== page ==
A birds-eye view of 4 smoke stacks, one releasing a large stream of pollution into the air around it.

Mercury and Air Toxics Standards

In 2012, the Envi­ron­men­tal Pro­tec­tion Agency (EPA) pub­lished a rule to reg­u­late emis­sions of mer­cury, acid gas­es and oth­er tox­ic pol­lu­tants from pow­er plants as appro­pri­ate and nec­es­sary” under the Clean Air Act. The Mer­cury and Air Tox­i­cs Stan­dards (MATS) rule places lim­its on the emis­sions of these haz­ardous pol­lu­tants (HAPs) that can cause dam­age to the brain, ner­vous sys­tem, and devel­op­ing fetus­es. Reduc­tions of HAPs also reduce emis­sions of oth­er harm­ful pol­lu­tants includ­ing, most sig­nif­i­cant­ly, large quan­ti­ties of par­tic­u­late mat­ter, gen­er­at­ing addi­tion­al, health-based co-benefits.

Defend­ing the MATS Rule Against Indus­try Attacks

2017-2021

A coali­tion of states and indus­try orga­ni­za­tions chal­lenged the 2012 MATS rule and in 2015, the Supreme Court held that EPA had erred in ade­quate­ly con­sid­er­ing the costs of reg­u­lat­ing mer­cury emis­sions and oth­er haz­ardous pol­lu­tants when mak­ing its appro­pri­ate and nec­es­sary” deter­mi­na­tion. In 2016, in response to the Supreme Court’s deci­sion, EPA released a sup­ple­men­tal appro­pri­ate and nec­es­sary” find­ing which fur­ther fleshed out the agency’s cost analy­sis, prompt­ing it to again con­clude that it was appro­pri­ate and nec­es­sary” to reg­u­late emis­sions of haz­ardous air pollutants.

  • April 2017

    In April 2016, states and indus­try groups opposed to the MATS rule chal­lenged the sup­ple­men­tal find­ing in the Dis­trict of Colum­bia Cir­cuit Court of Appeals. Fol­low­ing the change in admin­is­tra­tions, EPA request­ed that the Dis­trict of Colum­bia Cir­cuit delay oral argu­ments that were sched­uled for May 2017 to facil­i­tate a reg­u­la­to­ry reex­am­i­na­tion of the 2016 sup­ple­men­tal find­ing. Mass­a­chu­setts Attor­ney Gen­er­al Mau­ra Healey led a coali­tion of 17 attor­neys gen­er­al, which had inter­vened in the lit­i­ga­tion, in oppos­ing the con­tin­u­a­tion request, not­ing that EPA had not pro­vid­ed any basis for an unlim­it­ed con­tin­u­ance of the lit­i­ga­tion. In April 2017, the Dis­trict of Colum­bia Cir­cuit grant­ed EPA’s request for a con­tin­u­a­tion and placed the case in abeyance as EPA reviewed the 2016 sup­ple­men­tal finding.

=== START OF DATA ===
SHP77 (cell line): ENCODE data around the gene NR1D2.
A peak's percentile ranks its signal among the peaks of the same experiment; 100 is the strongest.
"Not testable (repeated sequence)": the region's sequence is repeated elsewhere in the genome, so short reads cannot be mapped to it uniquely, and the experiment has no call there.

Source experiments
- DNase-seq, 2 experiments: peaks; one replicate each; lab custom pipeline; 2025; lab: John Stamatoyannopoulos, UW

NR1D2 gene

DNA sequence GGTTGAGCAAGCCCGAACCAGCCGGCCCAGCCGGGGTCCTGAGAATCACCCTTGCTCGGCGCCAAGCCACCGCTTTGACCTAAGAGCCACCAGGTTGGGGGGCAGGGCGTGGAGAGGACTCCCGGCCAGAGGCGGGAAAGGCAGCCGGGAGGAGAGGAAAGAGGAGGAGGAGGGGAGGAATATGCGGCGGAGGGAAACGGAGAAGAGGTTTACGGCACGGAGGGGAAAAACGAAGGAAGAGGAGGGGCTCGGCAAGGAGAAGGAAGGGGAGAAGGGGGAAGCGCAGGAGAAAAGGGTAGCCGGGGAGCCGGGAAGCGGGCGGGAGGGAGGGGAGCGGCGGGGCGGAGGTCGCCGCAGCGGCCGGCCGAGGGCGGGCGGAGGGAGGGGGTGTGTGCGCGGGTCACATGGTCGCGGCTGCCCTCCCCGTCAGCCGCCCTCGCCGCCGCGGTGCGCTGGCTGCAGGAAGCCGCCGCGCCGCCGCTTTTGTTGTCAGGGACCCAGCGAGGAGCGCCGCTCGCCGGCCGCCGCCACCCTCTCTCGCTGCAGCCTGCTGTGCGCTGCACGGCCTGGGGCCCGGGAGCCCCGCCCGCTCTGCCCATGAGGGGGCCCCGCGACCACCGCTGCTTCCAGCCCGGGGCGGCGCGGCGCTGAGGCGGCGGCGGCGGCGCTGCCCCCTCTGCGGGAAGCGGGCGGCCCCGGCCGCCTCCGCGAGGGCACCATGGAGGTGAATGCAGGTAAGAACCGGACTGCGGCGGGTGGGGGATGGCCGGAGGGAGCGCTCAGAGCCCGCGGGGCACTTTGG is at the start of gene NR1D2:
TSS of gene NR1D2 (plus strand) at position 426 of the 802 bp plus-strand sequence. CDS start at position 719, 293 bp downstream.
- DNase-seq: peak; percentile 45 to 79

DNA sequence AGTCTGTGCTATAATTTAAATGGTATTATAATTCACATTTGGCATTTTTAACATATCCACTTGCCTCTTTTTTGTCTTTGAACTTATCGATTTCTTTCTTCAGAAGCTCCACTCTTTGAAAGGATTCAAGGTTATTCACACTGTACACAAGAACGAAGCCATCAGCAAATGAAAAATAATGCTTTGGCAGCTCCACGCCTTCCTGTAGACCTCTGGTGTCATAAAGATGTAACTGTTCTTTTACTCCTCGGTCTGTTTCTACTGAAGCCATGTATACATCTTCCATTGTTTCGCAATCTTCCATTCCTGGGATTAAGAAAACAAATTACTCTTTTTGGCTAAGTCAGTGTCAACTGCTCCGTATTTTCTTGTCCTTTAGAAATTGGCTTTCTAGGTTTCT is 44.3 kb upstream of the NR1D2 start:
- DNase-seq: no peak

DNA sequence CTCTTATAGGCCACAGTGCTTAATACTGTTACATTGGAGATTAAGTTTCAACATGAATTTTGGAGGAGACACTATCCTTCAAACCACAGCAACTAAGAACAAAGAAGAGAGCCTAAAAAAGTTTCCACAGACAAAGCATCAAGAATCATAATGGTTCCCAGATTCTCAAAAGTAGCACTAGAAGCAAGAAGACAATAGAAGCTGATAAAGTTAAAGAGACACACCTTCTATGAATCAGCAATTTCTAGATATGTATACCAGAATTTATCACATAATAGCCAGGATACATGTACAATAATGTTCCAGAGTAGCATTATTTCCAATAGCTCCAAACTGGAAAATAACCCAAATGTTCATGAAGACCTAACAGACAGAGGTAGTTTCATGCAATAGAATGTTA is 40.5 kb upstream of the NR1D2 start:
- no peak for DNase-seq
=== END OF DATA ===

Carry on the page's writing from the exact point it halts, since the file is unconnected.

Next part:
• Jan­u­ary-March 2019

    In Jan­u­ary 2019 and March 2019, new­ly sworn-in Michi­gan Attor­ney Gen­er­al Dana Nes­sel and Wis­con­sin Attor­ney Gen­er­al Josh Kaul with­drew their states, respec­tive­ly, from the lit­i­ga­tion in which they were part of the coali­tion of states and indus­try groups chal­leng­ing the 2016 sup­ple­men­tal finding.

  • May 2020

    In May 2020, the coal com­pa­ny West­more­land Min­ing Hold­ings filed a law­suit chal­leng­ing the EPA’s 2016 revised find­ing. In June 2020, Mass­a­chu­setts Attor­ney Gen­er­al Healey led a coali­tion of six­teen attor­neys gen­er­al in fil­ing a motion to inter­vene to defend the stan­dards. The attor­neys gen­er­al inter­vened in the lit­i­ga­tion because they believed the EPA could not be expect­ed to faith­ful­ly defend the stan­dards in court giv­en the agency’s new stance on the appro­pri­ate­ness of MATS.

Oppos­ing Attempts to Weak­en MATS through the Reg­u­la­to­ry Process

2017-2021

  • Feb­ru­ary 2019

    In Feb­ru­ary 2019, as lit­i­ga­tion over the 2016 sup­ple­men­tal find­ing remained in abeyance, EPA released a pro­posed rule that sought to reverse the find­ing that it is appro­pri­ate and nec­es­sary” for EPA to reg­u­late HAPs from pow­er plants under the Clean Air Act. In its pro­posed rule, EPA claimed that the Clean Air Act does not allow EPA to con­sid­er ben­e­fits asso­ci­at­ed with reduc­ing par­tic­u­late mat­ter emis­sions when eval­u­at­ing whether to reg­u­late HAPs under the Act. Based on its exclu­sion of co-ben­e­fits from the rule’s cost-ben­e­fit analy­sis, EPA assert­ed that it is no longer appro­pri­ate and nec­es­sary” to reg­u­late mer­cury, acid gas­es and oth­er tox­ic pol­lu­tants inso­far as the rule’s costs would out­weigh its rejig­gered benefits.